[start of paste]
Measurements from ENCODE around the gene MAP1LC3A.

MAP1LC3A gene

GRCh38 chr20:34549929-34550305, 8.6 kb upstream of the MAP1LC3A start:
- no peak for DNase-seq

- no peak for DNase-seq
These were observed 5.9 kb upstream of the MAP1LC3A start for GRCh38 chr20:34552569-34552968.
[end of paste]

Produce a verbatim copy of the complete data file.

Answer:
Measurements from ENCODE around the gene MAP1LC3A.

MAP1LC3A gene

GRCh38 chr20:34549929-34550305, 8.6 kb upstream of the MAP1LC3A start:
- no peak for DNase-seq

- no peak for DNase-seq
These were observed 5.9 kb upstream of the MAP1LC3A start for GRCh38 chr20:34552569-34552968.